There have been many comparisons made between Queen Camilla and her great-grandmother, Alice Keppel.
If their respective situations were comparable – as long-term mistresses of Prince Charles and great-great-grandfather, King Edward VII – so were their feisty outlooks.
Alice Keppel was certainly up for the fray, as remarkable but little known episode from the turn of the last century illustrates.
Lusty King Edward VII adored his mistress so much that he wrote to her virtually every day and Alice kept his spicy love notes tied up in ribbon in her bedroom.
King Edward VII wrote spicy love letters to long-term mistress Alice Keppel, who was the great-grandmother of Queen Camilla
Alice Keppel’s affair with the King was an ‘open secret’ in society and was tolerated by Keppel’s husband and Queen Alexandra
There, she no doubt imagined, they were safe from prying eyes – and maybe a hedge against less sumptuous times.
But then one day in 1903, disaster struck.
‘She returned home at midnight one night late in May, to find two burglars in her bedroom, just ready to leave with £5,000 worth of jewellery,’ reported The Morning Post in 1903. In today’s prices, that is £500,000.
‘Mrs Keppel summoned a footman who attacked the burglars on the stairs. The burglars felled the footman and reached the front door, but found it locked.
‘Mrs Keppel pluckily followed the thieves to the door, and pointed out that it was impossible for them to escape. The men then quietly awaited the arrival of the police.’
But the intruders at Grosvenor Street, weren’t after jewellery – instead, something far more precious.
‘The conspirators believed that the missives from an exalted personage were kept in a receptacle in Mrs Keppel’s bedroom, and their plan was to carry off this miniature safe and all its contents,’ continued the report.
‘And although in their search the burglars ransacked every drawer and cupboard in the room, the articles they seized and were found on them had been taken without regard to value – instead to conceal the real object of the robbery.’
They wanted the love-letters for blackmail.
By the time the burglary occurred, the King and Alice Keppel had been lovers for five years – a fact known to Queen Alexandra and reluctantly tolerated. So consumed with passion was he that Edward wrote to his mistress – ‘La Favorita’ as she was known, since he’d had so many others – nearly every day.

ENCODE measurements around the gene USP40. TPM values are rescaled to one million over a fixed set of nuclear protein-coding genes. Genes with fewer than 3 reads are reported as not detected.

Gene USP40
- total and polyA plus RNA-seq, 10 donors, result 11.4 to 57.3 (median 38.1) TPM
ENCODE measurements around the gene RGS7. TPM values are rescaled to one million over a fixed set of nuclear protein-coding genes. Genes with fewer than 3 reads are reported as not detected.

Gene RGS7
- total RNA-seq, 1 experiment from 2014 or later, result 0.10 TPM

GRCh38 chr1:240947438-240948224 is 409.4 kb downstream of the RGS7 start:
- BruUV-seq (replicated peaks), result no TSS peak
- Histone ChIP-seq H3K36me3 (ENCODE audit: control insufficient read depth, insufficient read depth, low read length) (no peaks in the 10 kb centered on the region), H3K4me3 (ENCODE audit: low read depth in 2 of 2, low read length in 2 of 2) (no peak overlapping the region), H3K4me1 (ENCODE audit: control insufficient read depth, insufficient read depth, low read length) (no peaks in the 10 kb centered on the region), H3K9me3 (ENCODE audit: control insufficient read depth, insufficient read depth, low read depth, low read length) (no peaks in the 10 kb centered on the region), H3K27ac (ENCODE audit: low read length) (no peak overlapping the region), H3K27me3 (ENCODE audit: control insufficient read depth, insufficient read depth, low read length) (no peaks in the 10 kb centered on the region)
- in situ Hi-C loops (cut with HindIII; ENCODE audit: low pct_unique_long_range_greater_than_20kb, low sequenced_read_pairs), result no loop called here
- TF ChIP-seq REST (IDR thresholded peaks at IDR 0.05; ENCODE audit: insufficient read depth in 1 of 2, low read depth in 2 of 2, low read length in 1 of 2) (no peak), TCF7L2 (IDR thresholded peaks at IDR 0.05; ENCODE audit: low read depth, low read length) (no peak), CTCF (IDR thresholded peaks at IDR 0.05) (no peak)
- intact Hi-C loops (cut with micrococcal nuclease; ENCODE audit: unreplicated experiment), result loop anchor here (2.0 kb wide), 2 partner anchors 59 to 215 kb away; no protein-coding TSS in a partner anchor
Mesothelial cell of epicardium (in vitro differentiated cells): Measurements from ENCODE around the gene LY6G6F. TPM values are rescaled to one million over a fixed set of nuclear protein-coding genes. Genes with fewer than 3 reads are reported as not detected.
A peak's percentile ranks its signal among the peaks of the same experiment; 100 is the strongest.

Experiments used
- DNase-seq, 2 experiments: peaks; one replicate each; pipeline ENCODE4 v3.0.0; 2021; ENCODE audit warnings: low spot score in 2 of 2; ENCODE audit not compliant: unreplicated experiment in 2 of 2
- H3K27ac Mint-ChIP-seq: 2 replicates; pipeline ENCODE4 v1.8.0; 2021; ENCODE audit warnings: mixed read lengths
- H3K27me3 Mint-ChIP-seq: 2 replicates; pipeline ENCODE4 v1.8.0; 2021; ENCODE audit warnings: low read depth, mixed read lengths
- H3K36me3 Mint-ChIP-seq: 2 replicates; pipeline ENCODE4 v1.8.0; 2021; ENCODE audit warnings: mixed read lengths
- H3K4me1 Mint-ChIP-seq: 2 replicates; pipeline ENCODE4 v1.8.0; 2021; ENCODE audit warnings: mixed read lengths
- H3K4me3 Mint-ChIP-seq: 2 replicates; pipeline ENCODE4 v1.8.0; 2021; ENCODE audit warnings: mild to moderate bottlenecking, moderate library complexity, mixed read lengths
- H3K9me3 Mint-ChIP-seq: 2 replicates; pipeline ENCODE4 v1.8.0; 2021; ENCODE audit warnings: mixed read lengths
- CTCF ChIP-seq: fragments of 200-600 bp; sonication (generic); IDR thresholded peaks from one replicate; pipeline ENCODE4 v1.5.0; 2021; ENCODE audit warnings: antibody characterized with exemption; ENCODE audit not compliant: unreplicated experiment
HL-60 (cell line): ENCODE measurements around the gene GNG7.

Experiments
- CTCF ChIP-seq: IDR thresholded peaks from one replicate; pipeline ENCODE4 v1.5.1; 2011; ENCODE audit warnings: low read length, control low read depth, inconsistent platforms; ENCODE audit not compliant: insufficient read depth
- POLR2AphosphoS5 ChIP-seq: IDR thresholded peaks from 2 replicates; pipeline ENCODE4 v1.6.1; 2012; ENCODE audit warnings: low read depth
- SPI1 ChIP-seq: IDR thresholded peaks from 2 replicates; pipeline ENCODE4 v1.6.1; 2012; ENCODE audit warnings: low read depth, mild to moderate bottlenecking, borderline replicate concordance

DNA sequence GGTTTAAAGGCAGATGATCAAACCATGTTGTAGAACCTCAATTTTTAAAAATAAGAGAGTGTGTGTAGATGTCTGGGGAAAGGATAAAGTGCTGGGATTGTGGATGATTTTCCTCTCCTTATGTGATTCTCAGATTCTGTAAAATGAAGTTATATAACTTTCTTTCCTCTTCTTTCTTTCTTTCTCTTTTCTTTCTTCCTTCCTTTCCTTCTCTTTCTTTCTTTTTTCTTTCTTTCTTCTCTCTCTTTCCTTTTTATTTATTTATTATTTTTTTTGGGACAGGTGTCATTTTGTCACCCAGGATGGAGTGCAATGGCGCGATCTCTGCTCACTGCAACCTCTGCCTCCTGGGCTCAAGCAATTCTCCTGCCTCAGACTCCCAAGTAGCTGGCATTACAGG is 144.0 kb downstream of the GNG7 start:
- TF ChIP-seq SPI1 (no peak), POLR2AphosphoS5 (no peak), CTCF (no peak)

She fulfilled his every need.
A portrait of Queen Alexandra and Edward VII published in 1933
Lieutenant Colonel George Keppel with wife Alice and daughter Violet in 1907
Prince Charles and Camilla in 1979
The Prince of Wales, resting after a polo match in 1972, and Camilla Parker Bowles
‘She listened eagerly,’ wrote one wit at the time, ‘and lay similarly’.
In London, the gossip about La Favorita had became widespread – and when King Edward went to the theatre, the crowds would shout, ‘Where’s Alice? Where’s Alice!’
But the rest of the country knew nothing because this open secret had never been referred to in print.
If the intruders had succeeded in their dastardly plot, Edward’s sizzling relationship with the big-bosomed Alice would have been blown – ruining her reputation and effectively banning her from polite society, whose No 1 rule was ‘Never be found out’.
As it was their affair was never made public, unlike their less fortunate descendants Charles and Camilla.
The lovers would make an annual trip to Biarritz, where the French would treat Alice as if she were the Queen-Empress herself, and she was by King Edward’s side as he died at Buckingham Palace in 1910 – sobbing hysterically while an envelope stuffed with banknotes by the dying sovereign lay awaiting her next door.
This payment seems to have been a one-off gift, but in the course of their association the King had asked the banker Sir Ernest Cassel to ‘manage her investments’ – which is to say he gave her money which was then invested.
In the years that followed – she died in 1947 – Alice retired to Florence and the sumptuous Villa Ombrellino, taking the dynamite letters with her.
Villa dell’Ombrellino, home to Alice Keppel in later years
Her great-grand-daughter Camilla visited the empty, echoing villa not so long ago when on a tour of Italy, and admitted mournfully she wished it hadn’t been sold out of the family.
While browsing through its many rooms, did she have the chance perhaps to root around and see if she could find those royal love letters – to add to her own personal collection of billets-doux?
In truth, its likely the letters were eventually destroyed. Alice Keppel’s daughter Violet Trefusis (who became the lover of Vita Sackville-West) was notorious for erasing the past in this way, probably with Swan Vestas.